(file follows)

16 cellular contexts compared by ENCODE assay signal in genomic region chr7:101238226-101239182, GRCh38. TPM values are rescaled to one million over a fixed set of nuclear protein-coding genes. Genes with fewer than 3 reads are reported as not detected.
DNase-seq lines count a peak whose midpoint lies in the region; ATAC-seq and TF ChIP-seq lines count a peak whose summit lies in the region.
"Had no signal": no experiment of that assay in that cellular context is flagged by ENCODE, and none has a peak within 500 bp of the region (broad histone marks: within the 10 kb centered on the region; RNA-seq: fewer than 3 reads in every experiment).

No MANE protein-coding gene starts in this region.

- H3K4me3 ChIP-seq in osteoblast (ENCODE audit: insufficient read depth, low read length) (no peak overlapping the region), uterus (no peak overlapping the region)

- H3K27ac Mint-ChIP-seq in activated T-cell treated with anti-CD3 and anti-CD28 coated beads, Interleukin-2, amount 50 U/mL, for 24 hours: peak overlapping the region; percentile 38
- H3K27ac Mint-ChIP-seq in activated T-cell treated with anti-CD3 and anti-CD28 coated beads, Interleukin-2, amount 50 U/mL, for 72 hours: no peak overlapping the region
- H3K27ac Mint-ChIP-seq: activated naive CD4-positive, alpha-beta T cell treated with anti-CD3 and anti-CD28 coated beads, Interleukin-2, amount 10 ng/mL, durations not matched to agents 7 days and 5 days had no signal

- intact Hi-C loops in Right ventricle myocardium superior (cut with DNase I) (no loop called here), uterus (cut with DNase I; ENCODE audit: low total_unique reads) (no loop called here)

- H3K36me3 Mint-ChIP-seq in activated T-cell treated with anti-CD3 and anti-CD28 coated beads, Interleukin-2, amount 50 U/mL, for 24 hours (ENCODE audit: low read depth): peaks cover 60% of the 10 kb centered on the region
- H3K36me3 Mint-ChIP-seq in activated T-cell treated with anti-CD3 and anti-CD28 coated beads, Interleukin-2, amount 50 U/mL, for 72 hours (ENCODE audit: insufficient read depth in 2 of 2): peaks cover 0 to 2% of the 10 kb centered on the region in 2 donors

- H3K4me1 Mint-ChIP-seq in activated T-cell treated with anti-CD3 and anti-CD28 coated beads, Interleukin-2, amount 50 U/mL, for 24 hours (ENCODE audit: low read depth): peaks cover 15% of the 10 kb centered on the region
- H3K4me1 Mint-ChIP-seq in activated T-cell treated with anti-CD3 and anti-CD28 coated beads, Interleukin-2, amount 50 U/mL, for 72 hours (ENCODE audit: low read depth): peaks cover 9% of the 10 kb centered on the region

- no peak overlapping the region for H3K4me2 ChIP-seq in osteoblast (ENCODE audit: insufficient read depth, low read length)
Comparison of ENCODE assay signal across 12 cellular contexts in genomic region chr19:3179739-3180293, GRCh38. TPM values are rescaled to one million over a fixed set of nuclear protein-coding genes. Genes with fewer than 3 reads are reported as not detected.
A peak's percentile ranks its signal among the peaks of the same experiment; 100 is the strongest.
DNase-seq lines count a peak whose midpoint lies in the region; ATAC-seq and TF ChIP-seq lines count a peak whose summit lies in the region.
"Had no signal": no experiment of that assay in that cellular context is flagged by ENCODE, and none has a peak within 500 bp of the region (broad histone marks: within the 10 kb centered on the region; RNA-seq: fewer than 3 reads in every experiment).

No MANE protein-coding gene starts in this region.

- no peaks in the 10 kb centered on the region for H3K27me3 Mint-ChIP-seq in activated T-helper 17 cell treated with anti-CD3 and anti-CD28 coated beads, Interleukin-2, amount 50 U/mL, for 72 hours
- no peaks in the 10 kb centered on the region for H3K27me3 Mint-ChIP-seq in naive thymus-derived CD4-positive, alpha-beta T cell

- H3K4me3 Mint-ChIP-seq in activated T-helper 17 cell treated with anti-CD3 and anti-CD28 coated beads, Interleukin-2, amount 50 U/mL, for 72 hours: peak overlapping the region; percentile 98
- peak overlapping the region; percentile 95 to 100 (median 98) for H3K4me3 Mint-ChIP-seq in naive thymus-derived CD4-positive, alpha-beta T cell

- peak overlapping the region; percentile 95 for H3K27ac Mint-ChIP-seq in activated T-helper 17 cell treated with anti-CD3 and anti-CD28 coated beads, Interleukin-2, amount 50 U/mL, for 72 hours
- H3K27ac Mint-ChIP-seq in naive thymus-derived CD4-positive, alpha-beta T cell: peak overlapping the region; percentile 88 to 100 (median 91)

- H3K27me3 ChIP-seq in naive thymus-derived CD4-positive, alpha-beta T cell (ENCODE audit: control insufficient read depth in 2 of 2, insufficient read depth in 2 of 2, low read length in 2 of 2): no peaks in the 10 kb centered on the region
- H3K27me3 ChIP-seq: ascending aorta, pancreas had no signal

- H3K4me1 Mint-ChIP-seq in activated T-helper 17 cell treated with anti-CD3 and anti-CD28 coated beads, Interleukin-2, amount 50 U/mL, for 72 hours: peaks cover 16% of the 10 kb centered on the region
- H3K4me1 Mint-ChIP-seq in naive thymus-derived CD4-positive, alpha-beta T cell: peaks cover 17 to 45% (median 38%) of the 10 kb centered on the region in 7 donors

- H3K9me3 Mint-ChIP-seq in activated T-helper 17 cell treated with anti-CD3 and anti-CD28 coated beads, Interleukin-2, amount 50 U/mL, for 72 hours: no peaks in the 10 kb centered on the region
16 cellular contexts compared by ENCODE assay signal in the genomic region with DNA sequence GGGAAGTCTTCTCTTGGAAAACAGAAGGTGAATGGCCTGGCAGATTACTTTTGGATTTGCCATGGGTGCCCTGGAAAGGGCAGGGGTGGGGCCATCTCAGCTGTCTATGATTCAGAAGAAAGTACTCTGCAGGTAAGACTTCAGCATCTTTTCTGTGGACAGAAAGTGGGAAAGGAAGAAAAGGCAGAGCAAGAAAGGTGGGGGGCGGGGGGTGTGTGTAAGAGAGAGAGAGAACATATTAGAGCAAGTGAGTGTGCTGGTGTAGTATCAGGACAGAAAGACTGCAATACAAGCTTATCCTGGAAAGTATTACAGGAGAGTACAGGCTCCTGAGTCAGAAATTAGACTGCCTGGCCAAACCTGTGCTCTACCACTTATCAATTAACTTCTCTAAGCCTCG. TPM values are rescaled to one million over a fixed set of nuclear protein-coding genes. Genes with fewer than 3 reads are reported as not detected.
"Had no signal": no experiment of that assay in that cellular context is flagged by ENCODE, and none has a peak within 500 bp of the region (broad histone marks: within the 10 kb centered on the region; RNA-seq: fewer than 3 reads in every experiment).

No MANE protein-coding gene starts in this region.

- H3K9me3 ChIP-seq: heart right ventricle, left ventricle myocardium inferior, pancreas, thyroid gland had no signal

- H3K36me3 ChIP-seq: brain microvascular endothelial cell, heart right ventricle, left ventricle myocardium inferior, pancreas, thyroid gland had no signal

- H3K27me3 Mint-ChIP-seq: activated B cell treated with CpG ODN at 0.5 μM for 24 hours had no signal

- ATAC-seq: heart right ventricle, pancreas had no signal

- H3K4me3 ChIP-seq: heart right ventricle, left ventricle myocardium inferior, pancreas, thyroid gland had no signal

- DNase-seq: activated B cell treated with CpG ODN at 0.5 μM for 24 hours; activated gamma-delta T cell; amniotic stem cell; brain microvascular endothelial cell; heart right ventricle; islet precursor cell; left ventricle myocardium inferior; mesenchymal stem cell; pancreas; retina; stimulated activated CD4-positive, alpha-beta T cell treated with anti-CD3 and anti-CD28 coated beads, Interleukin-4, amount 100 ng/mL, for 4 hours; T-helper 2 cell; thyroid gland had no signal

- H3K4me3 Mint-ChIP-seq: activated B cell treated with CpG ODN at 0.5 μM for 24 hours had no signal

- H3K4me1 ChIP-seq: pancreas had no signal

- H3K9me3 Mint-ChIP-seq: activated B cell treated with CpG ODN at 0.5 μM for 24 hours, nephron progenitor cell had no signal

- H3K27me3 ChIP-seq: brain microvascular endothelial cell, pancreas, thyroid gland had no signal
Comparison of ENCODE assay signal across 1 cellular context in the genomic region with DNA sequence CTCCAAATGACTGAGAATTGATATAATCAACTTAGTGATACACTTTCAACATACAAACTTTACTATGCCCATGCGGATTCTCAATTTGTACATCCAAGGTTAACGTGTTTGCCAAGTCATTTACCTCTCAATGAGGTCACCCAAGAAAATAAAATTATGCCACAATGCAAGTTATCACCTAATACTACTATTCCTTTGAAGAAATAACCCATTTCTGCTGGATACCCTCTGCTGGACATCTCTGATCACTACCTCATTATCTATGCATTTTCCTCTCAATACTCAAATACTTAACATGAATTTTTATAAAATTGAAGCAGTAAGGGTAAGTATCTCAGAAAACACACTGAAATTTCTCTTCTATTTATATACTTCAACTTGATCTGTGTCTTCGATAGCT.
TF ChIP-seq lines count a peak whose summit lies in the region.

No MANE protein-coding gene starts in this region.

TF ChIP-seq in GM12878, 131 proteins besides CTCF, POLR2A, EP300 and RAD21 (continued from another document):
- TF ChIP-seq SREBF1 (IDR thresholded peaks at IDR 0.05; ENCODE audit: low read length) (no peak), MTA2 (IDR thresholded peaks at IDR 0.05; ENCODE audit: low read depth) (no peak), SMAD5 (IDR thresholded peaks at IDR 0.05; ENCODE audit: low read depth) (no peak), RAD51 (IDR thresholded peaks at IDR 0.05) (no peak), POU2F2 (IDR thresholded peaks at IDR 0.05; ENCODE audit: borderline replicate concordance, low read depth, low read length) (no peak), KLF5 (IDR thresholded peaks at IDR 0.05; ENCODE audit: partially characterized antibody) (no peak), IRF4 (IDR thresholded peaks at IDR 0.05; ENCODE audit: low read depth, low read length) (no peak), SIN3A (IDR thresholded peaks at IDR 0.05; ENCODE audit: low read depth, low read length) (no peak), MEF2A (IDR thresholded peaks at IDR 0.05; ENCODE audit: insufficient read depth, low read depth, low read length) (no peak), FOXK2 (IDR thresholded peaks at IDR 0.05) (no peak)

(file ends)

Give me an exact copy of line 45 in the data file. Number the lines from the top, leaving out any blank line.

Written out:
TF ChIP-seq lines count a peak whose summit lies in the region.